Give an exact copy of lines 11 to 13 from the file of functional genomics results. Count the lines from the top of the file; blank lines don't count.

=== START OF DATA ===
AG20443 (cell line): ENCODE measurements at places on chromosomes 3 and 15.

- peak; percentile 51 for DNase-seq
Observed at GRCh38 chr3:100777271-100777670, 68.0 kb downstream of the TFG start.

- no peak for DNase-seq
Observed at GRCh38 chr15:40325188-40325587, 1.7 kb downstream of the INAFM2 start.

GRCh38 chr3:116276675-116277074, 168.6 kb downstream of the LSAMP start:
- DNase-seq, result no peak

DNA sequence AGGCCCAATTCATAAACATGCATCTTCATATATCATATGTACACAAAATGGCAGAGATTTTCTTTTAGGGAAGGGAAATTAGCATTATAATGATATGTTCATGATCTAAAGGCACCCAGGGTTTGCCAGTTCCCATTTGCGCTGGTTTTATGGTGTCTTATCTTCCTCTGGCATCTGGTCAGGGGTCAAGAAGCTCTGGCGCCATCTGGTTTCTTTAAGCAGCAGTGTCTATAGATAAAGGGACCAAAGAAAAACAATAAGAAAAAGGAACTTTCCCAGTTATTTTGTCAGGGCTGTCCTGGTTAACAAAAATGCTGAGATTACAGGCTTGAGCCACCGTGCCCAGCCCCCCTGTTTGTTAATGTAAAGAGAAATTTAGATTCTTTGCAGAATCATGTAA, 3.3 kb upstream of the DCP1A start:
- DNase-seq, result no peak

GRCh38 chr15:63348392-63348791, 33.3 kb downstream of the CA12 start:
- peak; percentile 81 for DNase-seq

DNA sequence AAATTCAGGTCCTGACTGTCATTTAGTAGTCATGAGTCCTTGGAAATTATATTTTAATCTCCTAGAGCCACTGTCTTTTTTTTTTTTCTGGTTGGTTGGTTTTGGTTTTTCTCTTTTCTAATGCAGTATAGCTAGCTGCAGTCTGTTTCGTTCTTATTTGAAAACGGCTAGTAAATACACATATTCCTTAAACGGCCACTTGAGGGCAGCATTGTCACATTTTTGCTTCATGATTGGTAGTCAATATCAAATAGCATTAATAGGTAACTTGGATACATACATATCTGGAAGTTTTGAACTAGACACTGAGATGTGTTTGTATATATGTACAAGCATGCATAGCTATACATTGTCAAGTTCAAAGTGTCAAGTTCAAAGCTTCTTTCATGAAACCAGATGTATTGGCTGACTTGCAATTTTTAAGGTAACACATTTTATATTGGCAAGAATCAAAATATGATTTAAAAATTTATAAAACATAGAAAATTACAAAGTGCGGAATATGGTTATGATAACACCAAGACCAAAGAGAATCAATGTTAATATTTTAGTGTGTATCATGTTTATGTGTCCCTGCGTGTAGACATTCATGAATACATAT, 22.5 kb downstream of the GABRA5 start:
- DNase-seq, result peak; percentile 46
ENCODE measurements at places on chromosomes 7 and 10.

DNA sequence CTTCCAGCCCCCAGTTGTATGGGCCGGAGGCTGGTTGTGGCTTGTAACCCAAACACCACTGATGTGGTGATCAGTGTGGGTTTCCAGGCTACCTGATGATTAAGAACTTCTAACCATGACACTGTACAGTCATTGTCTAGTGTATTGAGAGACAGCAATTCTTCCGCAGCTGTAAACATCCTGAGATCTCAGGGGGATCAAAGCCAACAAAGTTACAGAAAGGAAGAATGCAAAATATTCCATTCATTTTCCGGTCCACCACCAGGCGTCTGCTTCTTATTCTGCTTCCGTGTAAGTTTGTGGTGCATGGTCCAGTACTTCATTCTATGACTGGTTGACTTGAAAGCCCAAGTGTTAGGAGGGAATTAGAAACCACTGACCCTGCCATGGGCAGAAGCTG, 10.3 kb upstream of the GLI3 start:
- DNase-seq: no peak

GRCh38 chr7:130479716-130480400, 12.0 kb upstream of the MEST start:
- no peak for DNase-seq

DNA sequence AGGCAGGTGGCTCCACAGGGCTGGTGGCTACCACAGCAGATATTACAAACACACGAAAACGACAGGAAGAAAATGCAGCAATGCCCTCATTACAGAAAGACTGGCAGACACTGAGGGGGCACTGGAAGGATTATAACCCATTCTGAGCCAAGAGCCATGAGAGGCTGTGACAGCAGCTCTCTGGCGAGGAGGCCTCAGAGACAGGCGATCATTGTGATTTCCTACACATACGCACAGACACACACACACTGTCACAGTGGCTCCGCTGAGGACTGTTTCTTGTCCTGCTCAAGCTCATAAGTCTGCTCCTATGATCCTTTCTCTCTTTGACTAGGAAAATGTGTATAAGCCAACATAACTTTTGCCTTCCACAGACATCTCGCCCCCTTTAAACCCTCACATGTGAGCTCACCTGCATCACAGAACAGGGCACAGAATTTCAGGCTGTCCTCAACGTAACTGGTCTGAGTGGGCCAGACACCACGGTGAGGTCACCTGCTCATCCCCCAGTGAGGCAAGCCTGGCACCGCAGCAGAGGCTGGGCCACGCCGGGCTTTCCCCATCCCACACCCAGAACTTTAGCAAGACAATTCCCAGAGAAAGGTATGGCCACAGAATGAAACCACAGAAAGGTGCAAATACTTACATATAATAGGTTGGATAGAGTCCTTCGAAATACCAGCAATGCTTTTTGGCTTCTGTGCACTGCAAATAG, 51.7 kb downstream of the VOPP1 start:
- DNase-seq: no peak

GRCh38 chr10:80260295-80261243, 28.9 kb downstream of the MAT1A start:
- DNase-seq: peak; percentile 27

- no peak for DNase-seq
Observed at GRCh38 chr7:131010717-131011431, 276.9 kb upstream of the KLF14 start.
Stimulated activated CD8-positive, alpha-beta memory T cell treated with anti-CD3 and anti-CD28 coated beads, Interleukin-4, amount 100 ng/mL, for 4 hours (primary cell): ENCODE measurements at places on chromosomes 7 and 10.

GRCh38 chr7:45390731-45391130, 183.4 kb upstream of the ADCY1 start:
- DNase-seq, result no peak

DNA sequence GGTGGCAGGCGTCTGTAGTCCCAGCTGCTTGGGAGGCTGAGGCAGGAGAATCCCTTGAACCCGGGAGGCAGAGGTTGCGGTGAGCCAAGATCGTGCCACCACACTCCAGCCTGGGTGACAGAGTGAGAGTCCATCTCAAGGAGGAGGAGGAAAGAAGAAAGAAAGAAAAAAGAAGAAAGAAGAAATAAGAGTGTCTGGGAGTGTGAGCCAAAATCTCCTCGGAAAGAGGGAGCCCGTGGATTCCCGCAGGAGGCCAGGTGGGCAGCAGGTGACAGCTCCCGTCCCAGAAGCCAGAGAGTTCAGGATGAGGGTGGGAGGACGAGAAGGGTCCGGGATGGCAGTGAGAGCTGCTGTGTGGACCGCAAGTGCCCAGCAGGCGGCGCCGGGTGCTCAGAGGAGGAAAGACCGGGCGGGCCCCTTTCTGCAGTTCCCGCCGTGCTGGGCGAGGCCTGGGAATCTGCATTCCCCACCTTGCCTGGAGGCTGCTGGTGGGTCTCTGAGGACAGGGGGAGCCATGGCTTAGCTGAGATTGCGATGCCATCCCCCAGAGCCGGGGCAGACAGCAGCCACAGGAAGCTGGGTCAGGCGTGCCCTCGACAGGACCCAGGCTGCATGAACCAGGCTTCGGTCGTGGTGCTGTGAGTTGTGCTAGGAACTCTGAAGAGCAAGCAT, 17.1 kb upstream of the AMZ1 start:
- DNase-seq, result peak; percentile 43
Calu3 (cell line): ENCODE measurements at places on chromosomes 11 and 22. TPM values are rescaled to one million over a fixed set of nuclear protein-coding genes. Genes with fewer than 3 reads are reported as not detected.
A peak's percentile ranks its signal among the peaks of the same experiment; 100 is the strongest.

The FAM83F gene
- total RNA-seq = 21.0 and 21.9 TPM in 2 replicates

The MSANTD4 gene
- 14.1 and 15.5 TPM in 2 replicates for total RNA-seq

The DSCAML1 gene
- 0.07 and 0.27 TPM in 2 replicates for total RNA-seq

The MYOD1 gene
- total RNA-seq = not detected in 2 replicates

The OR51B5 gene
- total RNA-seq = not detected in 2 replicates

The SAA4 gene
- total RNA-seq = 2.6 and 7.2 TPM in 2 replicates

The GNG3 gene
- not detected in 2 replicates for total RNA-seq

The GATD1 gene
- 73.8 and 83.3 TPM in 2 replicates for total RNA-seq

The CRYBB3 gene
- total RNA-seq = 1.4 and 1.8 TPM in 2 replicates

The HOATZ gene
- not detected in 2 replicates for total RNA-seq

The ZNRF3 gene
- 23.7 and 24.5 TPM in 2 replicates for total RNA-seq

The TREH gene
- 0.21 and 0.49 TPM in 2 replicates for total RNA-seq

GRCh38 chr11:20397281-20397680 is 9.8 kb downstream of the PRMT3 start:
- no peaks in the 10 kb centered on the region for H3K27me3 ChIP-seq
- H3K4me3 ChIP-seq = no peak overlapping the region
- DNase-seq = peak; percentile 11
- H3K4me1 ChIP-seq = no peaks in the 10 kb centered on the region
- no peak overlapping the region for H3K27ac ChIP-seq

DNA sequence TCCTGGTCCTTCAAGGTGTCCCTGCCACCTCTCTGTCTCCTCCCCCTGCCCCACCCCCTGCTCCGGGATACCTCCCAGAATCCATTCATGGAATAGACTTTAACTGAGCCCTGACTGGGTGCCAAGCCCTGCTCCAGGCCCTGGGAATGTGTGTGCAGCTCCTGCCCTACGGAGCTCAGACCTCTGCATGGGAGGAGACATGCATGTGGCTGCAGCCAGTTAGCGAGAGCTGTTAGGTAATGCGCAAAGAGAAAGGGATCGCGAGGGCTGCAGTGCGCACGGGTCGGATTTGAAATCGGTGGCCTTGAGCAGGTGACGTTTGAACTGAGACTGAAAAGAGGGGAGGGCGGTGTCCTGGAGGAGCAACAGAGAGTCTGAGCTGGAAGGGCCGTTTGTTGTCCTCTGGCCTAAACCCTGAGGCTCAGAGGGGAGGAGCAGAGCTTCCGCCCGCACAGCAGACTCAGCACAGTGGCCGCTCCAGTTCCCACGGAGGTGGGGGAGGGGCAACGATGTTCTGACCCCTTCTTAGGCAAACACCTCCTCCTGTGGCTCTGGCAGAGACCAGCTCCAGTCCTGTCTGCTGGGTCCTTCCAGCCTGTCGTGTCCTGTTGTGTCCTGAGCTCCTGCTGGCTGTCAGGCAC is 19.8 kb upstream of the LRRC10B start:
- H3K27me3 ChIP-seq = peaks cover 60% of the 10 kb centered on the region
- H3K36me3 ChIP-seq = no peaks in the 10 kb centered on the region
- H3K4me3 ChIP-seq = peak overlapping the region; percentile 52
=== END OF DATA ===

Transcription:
- peak; percentile 81 for DNase-seq

DNA sequence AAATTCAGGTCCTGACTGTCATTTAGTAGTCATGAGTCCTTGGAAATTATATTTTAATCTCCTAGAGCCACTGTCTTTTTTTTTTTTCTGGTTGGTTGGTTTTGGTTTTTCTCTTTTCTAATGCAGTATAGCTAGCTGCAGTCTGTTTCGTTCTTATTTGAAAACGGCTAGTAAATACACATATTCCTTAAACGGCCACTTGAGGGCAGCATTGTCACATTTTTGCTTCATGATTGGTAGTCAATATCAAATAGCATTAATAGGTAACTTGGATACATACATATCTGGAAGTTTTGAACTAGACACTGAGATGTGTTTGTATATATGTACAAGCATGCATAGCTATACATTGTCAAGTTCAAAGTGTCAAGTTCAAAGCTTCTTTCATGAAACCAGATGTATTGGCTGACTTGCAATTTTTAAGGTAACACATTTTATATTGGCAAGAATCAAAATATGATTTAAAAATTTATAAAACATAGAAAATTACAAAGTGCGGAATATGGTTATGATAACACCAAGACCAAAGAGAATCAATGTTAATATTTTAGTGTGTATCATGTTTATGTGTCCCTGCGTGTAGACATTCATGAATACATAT, 22.5 kb downstream of the GABRA5 start:
- DNase-seq, result peak; percentile 46